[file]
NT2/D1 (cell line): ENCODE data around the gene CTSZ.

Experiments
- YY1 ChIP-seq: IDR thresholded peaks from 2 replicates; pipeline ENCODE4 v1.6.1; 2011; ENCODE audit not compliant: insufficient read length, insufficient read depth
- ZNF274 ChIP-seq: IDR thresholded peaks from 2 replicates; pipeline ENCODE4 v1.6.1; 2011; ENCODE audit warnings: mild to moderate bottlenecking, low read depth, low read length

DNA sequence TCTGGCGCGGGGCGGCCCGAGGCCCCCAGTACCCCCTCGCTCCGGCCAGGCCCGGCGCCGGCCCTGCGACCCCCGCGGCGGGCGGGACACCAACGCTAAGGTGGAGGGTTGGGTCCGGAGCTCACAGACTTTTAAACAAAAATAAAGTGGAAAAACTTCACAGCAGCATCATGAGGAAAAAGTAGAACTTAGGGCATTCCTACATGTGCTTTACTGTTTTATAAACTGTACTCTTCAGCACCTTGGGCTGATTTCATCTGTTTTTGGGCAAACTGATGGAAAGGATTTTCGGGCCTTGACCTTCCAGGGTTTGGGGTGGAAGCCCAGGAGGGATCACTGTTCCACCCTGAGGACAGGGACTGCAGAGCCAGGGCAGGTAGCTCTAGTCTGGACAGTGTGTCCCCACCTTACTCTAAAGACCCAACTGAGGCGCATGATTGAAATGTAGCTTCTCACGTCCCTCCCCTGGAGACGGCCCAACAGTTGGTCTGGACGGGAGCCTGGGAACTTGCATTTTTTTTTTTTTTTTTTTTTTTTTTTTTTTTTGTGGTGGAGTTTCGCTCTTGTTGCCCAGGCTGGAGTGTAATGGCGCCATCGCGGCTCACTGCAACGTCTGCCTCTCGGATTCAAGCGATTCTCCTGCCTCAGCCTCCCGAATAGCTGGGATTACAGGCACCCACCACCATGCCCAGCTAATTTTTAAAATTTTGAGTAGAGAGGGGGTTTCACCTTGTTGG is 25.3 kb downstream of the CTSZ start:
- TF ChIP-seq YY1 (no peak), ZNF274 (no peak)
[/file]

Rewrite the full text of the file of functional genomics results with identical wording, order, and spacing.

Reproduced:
NT2/D1 (cell line): ENCODE data around the gene CTSZ.

Experiments
- YY1 ChIP-seq: IDR thresholded peaks from 2 replicates; pipeline ENCODE4 v1.6.1; 2011; ENCODE audit not compliant: insufficient read length, insufficient read depth
- ZNF274 ChIP-seq: IDR thresholded peaks from 2 replicates; pipeline ENCODE4 v1.6.1; 2011; ENCODE audit warnings: mild to moderate bottlenecking, low read depth, low read length

DNA sequence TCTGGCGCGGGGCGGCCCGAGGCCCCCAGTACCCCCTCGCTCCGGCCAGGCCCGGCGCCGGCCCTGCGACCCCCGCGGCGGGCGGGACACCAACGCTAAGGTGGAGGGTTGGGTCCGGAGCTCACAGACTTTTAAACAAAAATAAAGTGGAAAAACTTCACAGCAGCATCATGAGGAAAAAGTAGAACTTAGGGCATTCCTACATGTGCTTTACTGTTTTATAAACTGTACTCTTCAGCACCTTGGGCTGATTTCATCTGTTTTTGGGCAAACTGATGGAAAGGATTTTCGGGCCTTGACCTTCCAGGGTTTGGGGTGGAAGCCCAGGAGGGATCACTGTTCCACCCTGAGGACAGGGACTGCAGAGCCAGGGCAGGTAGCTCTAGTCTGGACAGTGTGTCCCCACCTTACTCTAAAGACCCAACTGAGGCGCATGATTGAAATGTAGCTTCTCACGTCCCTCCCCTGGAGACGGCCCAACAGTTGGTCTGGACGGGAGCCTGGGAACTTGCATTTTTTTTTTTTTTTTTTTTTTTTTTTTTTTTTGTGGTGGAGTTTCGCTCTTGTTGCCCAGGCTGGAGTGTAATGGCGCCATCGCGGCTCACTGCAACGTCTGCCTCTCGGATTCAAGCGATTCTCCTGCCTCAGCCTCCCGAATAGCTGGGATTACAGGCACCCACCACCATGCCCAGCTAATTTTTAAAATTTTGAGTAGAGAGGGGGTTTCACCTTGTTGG is 25.3 kb downstream of the CTSZ start:
- TF ChIP-seq YY1 (no peak), ZNF274 (no peak)